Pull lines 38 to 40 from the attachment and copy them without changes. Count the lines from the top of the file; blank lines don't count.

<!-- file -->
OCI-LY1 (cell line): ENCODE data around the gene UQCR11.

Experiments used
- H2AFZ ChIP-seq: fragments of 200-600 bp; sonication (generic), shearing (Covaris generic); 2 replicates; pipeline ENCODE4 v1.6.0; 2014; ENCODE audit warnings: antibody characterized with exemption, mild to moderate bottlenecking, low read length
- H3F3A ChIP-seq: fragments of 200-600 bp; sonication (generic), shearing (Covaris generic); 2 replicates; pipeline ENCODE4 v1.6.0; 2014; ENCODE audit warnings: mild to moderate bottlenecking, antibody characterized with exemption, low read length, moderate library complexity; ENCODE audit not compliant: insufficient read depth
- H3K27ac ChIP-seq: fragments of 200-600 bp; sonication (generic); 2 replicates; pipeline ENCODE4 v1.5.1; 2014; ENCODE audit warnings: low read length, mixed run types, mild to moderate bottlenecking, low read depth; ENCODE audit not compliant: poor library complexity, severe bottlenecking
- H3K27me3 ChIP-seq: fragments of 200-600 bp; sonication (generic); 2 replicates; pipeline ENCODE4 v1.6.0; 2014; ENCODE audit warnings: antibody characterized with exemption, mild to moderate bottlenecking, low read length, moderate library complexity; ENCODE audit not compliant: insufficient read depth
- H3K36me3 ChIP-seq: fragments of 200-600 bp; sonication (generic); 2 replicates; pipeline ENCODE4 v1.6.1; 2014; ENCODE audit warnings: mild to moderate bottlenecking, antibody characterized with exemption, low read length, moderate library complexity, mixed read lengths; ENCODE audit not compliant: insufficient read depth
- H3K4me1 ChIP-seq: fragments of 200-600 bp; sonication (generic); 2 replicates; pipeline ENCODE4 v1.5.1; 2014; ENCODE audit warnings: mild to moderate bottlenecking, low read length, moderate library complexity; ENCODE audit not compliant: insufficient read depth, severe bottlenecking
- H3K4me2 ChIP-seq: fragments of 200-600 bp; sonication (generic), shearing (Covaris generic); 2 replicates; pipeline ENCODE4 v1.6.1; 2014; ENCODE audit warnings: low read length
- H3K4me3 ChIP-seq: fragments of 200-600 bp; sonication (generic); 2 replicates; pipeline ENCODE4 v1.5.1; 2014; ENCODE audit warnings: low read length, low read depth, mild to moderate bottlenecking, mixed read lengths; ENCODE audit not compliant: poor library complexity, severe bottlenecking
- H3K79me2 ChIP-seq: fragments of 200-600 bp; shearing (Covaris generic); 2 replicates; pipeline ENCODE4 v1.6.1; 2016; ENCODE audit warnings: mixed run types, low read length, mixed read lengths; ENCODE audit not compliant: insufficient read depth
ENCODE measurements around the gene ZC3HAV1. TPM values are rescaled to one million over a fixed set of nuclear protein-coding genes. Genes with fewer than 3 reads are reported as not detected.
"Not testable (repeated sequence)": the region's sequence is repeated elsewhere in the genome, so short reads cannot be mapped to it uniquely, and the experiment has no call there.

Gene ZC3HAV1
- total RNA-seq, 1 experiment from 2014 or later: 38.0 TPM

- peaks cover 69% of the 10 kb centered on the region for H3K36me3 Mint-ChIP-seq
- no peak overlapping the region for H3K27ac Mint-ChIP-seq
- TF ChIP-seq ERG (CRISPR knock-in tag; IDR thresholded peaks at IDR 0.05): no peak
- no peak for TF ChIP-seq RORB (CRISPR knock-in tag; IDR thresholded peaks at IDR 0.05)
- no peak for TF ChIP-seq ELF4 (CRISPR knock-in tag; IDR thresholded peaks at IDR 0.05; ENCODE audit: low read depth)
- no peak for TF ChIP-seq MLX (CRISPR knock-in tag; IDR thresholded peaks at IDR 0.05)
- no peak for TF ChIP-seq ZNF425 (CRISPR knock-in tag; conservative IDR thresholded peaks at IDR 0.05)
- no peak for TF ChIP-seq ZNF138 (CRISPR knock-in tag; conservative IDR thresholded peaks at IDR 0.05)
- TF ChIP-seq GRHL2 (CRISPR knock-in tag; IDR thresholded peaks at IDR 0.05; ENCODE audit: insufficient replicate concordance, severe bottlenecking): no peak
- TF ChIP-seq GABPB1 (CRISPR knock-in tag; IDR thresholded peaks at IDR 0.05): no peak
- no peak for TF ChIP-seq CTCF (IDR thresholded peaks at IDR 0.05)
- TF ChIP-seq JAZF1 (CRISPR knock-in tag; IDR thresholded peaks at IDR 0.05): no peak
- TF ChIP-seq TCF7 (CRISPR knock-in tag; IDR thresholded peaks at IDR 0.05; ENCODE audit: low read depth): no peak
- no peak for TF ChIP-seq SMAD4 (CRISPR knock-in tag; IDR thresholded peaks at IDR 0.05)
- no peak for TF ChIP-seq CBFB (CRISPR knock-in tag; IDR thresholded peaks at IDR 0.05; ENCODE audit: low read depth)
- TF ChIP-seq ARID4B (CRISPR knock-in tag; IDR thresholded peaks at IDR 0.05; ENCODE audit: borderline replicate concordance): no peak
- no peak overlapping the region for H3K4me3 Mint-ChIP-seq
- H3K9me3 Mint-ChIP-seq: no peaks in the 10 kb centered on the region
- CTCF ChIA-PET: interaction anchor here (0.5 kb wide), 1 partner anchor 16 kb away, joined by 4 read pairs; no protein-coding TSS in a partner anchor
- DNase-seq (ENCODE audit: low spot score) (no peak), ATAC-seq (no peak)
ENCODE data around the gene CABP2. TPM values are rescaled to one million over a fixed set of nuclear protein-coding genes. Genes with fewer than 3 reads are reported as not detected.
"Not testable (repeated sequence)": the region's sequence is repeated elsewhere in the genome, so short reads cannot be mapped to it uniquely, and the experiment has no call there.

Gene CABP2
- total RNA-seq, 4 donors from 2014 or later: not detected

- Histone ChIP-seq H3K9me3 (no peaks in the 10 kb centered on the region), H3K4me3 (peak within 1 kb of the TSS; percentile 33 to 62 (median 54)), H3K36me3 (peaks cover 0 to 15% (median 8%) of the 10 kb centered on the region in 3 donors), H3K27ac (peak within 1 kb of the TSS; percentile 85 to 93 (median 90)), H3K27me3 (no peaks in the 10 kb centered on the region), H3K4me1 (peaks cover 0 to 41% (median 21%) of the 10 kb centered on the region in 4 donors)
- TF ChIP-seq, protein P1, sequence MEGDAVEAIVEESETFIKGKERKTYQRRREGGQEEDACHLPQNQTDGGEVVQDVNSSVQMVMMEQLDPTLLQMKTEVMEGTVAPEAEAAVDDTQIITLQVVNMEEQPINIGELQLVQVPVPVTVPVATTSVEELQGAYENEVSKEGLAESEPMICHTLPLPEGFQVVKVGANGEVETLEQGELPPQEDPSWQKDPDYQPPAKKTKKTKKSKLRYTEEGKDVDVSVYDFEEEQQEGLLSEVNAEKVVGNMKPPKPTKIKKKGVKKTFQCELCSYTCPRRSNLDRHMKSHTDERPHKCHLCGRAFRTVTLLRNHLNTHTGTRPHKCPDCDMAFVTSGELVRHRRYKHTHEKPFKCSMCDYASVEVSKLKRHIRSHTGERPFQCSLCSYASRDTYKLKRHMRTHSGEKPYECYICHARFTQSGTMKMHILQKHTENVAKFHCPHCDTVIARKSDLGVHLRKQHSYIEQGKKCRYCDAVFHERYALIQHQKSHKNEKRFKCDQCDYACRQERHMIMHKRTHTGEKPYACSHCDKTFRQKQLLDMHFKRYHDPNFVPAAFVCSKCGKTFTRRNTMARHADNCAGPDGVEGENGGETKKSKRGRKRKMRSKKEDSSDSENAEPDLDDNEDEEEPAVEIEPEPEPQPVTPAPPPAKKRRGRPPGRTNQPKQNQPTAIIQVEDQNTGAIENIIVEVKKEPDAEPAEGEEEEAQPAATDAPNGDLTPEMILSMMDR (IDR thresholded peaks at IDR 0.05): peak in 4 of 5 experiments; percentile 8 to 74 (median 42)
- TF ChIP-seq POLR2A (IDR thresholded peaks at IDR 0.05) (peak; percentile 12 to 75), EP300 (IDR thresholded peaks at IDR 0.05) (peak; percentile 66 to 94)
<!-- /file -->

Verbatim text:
Gene CABP2
- total RNA-seq, 4 donors from 2014 or later: not detected

- Histone ChIP-seq H3K9me3 (no peaks in the 10 kb centered on the region), H3K4me3 (peak within 1 kb of the TSS; percentile 33 to 62 (median 54)), H3K36me3 (peaks cover 0 to 15% (median 8%) of the 10 kb centered on the region in 3 donors), H3K27ac (peak within 1 kb of the TSS; percentile 85 to 93 (median 90)), H3K27me3 (no peaks in the 10 kb centered on the region), H3K4me1 (peaks cover 0 to 41% (median 21%) of the 10 kb centered on the region in 4 donors)